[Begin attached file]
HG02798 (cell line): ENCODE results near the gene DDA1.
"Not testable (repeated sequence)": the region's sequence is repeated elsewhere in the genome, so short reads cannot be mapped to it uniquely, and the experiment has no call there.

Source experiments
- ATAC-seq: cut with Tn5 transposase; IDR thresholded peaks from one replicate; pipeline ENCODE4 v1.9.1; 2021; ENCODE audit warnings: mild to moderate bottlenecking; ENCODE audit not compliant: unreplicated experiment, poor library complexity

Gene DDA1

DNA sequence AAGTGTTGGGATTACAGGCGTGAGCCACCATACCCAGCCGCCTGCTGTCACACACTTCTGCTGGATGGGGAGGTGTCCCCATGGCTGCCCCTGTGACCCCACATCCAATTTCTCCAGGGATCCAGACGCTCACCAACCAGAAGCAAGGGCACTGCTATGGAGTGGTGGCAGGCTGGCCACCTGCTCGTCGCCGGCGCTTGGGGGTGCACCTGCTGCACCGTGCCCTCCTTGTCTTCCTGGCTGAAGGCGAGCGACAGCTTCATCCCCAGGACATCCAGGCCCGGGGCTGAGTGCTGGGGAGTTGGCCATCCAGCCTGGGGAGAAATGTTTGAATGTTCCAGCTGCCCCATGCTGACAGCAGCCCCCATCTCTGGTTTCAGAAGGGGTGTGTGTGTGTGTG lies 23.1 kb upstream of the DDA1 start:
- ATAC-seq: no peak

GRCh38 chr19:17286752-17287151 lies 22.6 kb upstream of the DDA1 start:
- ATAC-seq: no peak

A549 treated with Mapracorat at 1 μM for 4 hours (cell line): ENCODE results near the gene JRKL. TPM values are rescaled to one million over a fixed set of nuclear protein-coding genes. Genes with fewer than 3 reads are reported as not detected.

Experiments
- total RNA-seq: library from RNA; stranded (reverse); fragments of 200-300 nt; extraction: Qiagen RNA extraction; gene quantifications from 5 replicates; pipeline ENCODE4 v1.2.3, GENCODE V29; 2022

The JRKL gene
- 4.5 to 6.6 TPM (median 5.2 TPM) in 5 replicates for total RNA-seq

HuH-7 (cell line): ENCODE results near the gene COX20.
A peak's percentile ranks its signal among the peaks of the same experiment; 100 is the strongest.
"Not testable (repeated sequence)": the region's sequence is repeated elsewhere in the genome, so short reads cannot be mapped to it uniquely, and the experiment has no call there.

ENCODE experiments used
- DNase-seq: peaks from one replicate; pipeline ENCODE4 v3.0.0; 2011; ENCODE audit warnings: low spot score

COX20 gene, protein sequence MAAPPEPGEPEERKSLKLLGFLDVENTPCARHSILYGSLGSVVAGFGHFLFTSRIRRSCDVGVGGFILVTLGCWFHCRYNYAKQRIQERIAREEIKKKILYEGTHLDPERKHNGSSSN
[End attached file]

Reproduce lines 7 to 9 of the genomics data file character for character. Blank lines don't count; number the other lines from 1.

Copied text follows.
- ATAC-seq: no peak

GRCh38 chr19:17286752-17287151 lies 22.6 kb upstream of the DDA1 start:
- ATAC-seq: no peak